March 25 might have marked the season opener for the 2012 Indy Car Series, but that wasn’t the only Indy Car- event that piqued the interest of auto racing fans that weekend; they were also keeping a watchful eye on Antique Helper’s March 24 Art & Antiques Auction, featuring racing memorabilia from the estate of Clarence Cagle.
This wasn’t the first time Antique Helper played host to an important auto racing memorabilia auction. In 2006, the company presented The Duesenberg Estate and in June of 2011, Antique Helper joined forces with retired racer Jigger Sirois to sell his family’s racing memorabilia as a fund raiser for Riley Hospital for Children. The Sirois Family Racing Memorabilia Auction placed Antique Helper front and center in the racing memorabilia world, with previews and pre auction events taking place at the Indianapolis Children’s Museum and The Indianapolis Motor Speedway.
The Clarence Cagle Estate represented another opportunity for the staff from this Indianapolis auction house to celebrate the event that put their hometown on the map. This auction, like the others before it, was an event steeped in auto racing history.
Clarence Cagle’s relationship with Indianapolis Motor Speedway dates back to 1945, when Tony Hulman acquired the track from Eddie Rickenbacker. Cagle worked there for 30 years as Track Superintendent, later becoming Vice President of Speedway Corp.
Items offered in the March 24 auction included 500 and other race-related merchandise spanning Cagle’s career at the track. Bidders found pit badges, patches, belt buckles, books and programs, bolo ties, jewelry and Cagle’s own personalized Shriners Bell Helmet.
The crowning jewel of this collection was the 1909 poster from the inaugural auto race at the Indianapolis Motor Speedway. Absentee, floor, Internet and telephone bidders were all on the throttle during an intense bidding session that quickly saw the price on this rare piece of auto racing history rise from its high estimate of $7,000 to a flat out bid of $24,000, from a telephone bidder.
For Dan Ripley, the inclusion of this poster in the auction catalog created a personal connection. He says, “As a fanatic admirer of Carl G. Fisher, an IMS founder, I could not imagine a more important piece of track memorabilia. I took a personal interest in marketing this poster and the final price illustrates that others found it just as appealing.”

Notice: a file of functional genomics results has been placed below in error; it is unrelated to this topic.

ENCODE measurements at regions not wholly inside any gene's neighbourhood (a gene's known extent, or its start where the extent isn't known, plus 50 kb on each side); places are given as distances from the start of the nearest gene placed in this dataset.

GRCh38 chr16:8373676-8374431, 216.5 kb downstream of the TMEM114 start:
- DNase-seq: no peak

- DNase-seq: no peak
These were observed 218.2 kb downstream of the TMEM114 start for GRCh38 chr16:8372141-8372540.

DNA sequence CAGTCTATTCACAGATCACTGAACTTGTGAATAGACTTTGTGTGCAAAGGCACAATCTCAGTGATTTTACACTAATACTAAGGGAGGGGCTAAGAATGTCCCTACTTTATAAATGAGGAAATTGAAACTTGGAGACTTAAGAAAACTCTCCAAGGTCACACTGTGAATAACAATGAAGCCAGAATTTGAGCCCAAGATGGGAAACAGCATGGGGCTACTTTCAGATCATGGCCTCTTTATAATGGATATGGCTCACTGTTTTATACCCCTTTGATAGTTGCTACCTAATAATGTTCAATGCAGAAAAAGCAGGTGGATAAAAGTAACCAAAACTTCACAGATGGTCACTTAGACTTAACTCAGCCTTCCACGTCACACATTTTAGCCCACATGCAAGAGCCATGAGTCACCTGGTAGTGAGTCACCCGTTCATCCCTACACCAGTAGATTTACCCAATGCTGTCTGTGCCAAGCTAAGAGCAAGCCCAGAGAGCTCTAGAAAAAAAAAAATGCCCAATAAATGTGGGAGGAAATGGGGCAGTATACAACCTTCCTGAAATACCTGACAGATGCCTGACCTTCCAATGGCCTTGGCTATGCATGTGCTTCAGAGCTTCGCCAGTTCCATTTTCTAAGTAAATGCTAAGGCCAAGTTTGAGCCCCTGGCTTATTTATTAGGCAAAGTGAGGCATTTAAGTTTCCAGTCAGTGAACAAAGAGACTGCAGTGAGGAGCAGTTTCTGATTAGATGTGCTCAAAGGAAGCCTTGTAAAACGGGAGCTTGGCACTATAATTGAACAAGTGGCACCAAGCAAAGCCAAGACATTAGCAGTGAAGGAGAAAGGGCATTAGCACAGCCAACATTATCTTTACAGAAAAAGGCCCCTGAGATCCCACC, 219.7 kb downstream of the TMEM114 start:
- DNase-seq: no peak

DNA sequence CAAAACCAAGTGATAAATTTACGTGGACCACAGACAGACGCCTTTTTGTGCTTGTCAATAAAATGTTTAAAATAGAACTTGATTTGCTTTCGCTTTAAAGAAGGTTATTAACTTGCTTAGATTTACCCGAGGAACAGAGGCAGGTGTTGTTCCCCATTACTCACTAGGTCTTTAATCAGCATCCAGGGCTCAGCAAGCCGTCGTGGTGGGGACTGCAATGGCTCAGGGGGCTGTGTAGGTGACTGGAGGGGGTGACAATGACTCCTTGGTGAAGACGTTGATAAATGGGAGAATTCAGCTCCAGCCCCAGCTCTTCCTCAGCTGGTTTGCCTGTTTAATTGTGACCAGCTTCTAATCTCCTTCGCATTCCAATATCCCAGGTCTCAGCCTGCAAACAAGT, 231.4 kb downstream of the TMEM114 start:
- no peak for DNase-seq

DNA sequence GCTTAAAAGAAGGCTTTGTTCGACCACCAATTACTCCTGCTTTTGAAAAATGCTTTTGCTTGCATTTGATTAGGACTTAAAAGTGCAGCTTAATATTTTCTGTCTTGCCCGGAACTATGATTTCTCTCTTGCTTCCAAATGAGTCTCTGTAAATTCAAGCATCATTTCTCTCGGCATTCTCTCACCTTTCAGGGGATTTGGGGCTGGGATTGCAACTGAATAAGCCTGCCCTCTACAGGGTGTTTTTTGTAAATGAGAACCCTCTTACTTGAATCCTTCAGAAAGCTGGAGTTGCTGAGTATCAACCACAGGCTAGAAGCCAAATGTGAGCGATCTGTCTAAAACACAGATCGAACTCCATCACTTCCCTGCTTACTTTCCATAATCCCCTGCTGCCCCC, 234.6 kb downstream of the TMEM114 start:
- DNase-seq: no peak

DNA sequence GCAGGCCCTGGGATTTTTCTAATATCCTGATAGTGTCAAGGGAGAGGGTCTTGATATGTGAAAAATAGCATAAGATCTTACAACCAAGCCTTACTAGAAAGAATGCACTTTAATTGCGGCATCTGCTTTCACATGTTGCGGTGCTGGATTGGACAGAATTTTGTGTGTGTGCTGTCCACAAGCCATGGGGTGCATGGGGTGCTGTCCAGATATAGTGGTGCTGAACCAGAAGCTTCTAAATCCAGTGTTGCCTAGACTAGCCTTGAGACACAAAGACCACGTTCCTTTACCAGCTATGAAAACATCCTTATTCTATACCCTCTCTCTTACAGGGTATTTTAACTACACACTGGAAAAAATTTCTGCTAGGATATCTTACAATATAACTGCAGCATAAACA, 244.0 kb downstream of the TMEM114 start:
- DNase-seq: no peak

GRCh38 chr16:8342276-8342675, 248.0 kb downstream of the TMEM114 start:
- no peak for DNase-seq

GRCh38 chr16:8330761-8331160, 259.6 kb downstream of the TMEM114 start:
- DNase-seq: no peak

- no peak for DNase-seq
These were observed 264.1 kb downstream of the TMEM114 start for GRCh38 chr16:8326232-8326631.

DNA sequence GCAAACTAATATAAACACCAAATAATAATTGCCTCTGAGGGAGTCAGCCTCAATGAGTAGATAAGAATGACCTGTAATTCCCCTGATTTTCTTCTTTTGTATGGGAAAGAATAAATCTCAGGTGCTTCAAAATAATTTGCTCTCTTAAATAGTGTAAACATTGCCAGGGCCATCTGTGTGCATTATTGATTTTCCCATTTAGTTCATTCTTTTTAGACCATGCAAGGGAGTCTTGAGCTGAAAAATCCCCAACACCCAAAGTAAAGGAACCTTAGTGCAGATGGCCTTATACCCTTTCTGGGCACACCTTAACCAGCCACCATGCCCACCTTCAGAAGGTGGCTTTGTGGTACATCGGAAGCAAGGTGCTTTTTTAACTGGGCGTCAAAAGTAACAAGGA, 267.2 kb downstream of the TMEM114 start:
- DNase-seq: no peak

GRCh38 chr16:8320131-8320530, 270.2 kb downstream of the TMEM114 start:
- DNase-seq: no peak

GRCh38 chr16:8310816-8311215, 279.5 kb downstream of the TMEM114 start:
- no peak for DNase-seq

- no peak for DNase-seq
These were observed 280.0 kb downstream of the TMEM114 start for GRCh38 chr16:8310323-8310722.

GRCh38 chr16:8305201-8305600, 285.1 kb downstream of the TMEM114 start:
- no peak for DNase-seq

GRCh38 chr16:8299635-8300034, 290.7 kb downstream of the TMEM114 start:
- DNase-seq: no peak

The majority of racing memorabilia sold within or above estimate. Pit badges fared especially well; low issue numbers and provenance both played a part in increasing auction value. Among the most offerings was a lot that included ten 2000’s Indianapolis 500 Silver and Bronze pit badges, including a Pagoda. It doubled high estimate of $200 with a hammer price of $400, selling to an Internet bidder.
Another group of ten Indianapolis 500 pit badges from the 1990s surpassed high estimate of $350 with a winning bid of $450, also selling to the Internet.
Other Indianapolis 500 pit badges that sold above estimate included a group of five 1961 silver badges (est. 150-$250), bringing a hammer price of $325.
A group of three 1954 metal badges (est. 100-$200) and a group of five 1960s era pit badges both realized $375. A pair of metal badges in driver’s helmet form (est. $100-$200) fared even better, bringing a hammer price of $425.
A collection of four 1920s Indianapolis Motor Speedway/Indy 500 programs (est. $100-$200) exceeded high estimate with a winning bid of $275 from a floor bidder. A successful floor bid also claimed a grouping of men’s accessories, including Indianapolis 500 bolo ties and a Firestone lapel pin (est. $25-$75), with a hammer price of $425.
A few unique buying opportunities were presented to collectors in this auction. Among the unusual items was an original brick from the Indianapolis Motor Speedway, dated 1901 (est. $50-$100). It brought $275 from an Internet bidder.
An unusual 1946 Indy 500 pit badge, celebrating the 30th running of the famous race brought a hammer price of $450. “The 1946 casting even stumped the experts in the field,” says Antique Helper Vice President John Sabol. “It may be a salesmen’s sample or even an experimental prototype.”
Several personal items told the story of Cagle’s relationship with the Indianapolis Motor Speedway, the racing world, and with his employer, Tony Hullman. A small gilt and silver plate footed dish embossed with the Indianapolis Motor Speedway emblem and “Clarence from Tony” ($25-$75) exceeded expectations, bringing a hammer price of $475 from an Internet bidder.
Most impressive among these offerings was Clarence Cagle’s Murat Shriners Bell helmet, sold along with its original carrying case. It more than doubled its high estimate of $200, with a winning bid of $500, from an Internet bidder.
“The IMS is a part of all of our lives here in central Indiana,” says Dan Ripley. “We love and admire the “spectacle” of it and hope to have many more opportunities to market the collections that document and highlight its history.”
Antique Helper is currently accepting consignments upcoming Art and Antiques and Specialty Auctions, including The 20th Century Art & Design Auction on May 19, and a special Gem, Fossil, Artifact and Mineral Auction on June 24.
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